I was going to post about a Certain Irish Guitarist, but I had another idea pinged at me and I can sense a Matt Damon/Jimmy Kimmel type theme beginning…
Awhile back, a friend at work linked me to an advert for junk food nastiness which features thousands of mini-Hank Marvin clones in the schoolyards of Britain, who are naturally transformed back into their own selves once they are fed the junk food. "Hank Marvin" is, of course, rhyming slang for 'starving'.
I was just taken aback that fifty years after the Shads' greatest successes, someone thought filling our screens with Fiesta Red Stratocasters and Those Specs was a good idea. It was a good idea.
My relationship towards The Shadows is complex. if there is a single sound to truly define my early years – that is, my childhood before I picked the records myself – then it's the Shadows. Not Buddy or Elvis, the Shadows. They were crucial and often on the record player, but my dad loves The Shadows.
I liked the Shadows. I couldn't understand why they didn't have a singer and became introduced to the notion of 'the guitar instrumental', a form my dad loved so much that I once hunted down three singles by a group called Nero & The Gladiators for his Christmas present because he loved "Trek To Rome", the B-side to their "In The Hall Of the Mountain King"
My dad is, at heart, such a rock geek. The man loves B-sides and has a great memory for the stuff he used to dig. He even saw Screaming Lord Sutch play Shoreditch Town Hall and ran rock and roll nights at his local youth club there in the heart of London; he hung out with Kenny Ball at Ronnie Scott's and had a drink more than once with Viv Stanshall. And wasn't impressed by any of it 😉 He's also still angry that my Granddad didn't let him go to the Buddy Holly concert in 1957, being told he could go 'next year'…
So if you ever wondered where I learned this from, you have your answer. And the Shadows, today's subject, are integral to it all. If I love guitar music – and you know I do – the Shads were a big part of it. I needed Hank Marvin, Duane Eddy and Link Wray to put the later guitarmeisters in context.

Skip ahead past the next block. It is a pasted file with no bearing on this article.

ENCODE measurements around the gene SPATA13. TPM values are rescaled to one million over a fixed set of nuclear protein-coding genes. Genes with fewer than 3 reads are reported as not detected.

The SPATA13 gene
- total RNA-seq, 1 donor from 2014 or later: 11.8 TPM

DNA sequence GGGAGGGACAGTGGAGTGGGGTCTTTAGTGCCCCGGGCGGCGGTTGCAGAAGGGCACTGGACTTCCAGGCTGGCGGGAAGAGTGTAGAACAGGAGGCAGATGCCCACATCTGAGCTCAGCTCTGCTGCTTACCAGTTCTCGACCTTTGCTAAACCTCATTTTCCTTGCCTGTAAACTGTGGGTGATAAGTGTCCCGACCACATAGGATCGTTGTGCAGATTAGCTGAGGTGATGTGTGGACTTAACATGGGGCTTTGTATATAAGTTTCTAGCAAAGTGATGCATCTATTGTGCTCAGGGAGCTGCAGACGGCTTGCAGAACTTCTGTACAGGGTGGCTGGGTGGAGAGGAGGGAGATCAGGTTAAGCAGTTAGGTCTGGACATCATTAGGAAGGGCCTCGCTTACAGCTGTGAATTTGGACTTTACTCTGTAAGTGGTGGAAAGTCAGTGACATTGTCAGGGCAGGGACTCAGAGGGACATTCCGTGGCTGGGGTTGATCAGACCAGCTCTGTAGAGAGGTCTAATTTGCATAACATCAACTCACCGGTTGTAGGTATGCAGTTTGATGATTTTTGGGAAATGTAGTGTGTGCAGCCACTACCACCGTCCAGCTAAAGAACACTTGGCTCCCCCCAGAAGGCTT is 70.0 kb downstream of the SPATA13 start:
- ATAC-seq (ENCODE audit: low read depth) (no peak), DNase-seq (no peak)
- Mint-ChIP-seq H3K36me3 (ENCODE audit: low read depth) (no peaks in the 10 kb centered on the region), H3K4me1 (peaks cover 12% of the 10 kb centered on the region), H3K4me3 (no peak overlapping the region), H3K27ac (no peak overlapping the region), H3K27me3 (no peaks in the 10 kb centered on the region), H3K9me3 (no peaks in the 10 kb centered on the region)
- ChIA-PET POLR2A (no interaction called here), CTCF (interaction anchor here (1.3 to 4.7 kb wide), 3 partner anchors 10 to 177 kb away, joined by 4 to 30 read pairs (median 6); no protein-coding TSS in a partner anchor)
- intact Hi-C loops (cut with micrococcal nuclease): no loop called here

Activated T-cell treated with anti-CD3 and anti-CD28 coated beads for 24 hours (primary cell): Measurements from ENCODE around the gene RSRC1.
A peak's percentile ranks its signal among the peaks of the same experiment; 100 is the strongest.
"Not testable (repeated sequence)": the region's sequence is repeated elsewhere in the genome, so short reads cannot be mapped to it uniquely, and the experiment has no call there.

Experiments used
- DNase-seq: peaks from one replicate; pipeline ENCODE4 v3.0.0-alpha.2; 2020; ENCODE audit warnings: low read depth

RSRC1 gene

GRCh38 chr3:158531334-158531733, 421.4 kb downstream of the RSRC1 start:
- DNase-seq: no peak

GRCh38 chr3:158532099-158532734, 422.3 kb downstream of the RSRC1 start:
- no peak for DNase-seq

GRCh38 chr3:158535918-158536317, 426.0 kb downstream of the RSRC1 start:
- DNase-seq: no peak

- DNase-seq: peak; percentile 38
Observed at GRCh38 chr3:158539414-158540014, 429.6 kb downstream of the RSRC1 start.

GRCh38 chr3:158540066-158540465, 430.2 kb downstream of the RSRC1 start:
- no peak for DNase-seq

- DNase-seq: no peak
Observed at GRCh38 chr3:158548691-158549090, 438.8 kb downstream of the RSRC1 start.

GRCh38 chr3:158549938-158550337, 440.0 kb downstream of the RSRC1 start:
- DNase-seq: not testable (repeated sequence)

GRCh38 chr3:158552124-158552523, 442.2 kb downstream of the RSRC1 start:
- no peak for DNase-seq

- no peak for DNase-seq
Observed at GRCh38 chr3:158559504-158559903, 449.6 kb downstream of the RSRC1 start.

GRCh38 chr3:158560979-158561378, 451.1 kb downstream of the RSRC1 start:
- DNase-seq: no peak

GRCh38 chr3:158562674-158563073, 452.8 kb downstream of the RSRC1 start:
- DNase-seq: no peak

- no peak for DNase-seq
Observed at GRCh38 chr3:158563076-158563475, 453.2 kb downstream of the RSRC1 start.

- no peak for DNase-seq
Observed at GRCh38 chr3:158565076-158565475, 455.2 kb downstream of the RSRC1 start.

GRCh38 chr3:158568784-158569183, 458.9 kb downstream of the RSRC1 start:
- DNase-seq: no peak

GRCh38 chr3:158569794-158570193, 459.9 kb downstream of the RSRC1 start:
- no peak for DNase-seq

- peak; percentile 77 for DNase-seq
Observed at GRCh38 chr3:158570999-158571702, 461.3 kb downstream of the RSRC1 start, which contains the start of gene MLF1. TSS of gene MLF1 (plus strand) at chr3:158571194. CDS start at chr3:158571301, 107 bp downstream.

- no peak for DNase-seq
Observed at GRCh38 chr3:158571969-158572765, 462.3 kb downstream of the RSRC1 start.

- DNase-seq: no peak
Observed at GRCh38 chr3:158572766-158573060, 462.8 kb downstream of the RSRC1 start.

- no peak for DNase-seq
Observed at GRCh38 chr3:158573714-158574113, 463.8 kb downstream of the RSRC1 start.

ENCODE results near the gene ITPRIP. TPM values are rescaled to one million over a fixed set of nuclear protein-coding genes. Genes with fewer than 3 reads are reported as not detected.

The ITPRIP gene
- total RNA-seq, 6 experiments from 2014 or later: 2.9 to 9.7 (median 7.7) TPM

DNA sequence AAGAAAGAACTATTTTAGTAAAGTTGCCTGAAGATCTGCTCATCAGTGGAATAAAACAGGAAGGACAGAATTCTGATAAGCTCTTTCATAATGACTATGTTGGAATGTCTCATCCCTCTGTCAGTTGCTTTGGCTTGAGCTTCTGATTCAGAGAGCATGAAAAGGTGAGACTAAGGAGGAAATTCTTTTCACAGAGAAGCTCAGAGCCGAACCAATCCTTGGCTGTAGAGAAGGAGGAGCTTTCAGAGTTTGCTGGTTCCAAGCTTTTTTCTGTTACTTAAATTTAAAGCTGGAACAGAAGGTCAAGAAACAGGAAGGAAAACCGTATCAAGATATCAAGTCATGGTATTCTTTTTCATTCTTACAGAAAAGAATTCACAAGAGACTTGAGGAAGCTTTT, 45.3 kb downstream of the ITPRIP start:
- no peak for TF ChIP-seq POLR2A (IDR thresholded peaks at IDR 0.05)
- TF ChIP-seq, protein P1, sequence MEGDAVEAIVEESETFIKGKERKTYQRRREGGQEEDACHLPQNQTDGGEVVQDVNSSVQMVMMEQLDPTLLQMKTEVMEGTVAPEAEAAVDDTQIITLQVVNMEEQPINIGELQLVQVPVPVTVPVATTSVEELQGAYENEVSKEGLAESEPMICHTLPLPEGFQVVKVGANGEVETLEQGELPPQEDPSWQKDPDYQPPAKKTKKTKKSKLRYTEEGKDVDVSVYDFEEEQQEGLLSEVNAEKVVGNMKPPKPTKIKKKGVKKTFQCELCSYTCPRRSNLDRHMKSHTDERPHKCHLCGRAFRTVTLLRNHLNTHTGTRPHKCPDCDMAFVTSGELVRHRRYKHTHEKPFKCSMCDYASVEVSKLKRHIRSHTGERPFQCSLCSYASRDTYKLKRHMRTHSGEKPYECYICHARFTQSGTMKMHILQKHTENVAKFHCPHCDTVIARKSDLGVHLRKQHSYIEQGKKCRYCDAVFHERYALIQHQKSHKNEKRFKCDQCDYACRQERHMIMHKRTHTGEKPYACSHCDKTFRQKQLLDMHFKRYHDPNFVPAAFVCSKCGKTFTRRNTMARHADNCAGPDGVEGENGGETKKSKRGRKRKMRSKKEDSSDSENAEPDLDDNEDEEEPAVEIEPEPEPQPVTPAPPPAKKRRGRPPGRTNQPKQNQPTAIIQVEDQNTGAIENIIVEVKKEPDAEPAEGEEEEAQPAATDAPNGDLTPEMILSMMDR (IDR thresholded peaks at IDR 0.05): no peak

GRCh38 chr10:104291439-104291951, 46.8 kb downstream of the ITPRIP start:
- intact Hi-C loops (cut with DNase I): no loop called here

In short: No Hank, No Eric. No Duane (Eddy), no Duane (Allman). No Link, No Rory. (incidentally, this vid of Jimmy Page listening to Rumble is my new favourite thing)
The Shadows were my introduction to that world. Thanks to Hank and The Holly, I wanted a Stratocaster. That's what rock stars played. I've mentioned before how disappointed I was when I finally got guitar lessons only to discover they were classical guitar lessons. I was an ungrateful little sod, of course. I was 21 when I finally got my Strat (a copy, natch). The feeling when I held my darling, sparkling gold Strat named Jimmy (for Page, natch)… nothing like it. I was Hank, I was Buddy. I was every kid who ever dreamed of being a rock star.
Then I tried to play and as a rock guitarist I make a passable classical guitar student. I can't do it. It's not in me. I can play melodies, but I can't play riffs. I can passably accompany my own singing with some chords and even some finger-pickin' but I'm not Hank Marvin.
When The Shadows come on the radio or whatever, my fingers find that imaginary fretboard and they find the invisible strings. For those three or so minutes, I am one of the Shadows in their suits and ties doing that odd Shadow Walk. Which makes for an interesting walk home. In this, I am like most every Shadows fan ever, including my own dad, whose only musical skill is playing a two-note Eddy riff.
I'm getting off the point. Which was this: when I was five, I would've told you that The Shadows were fantastic. Mind you, I liked Cliff Richard then too. I believed my dad when he said they were the best. And they were, for a time, some of the best out there. This was also before I'd seen the "Wired for Sound" video which I can neither forgive nor forget.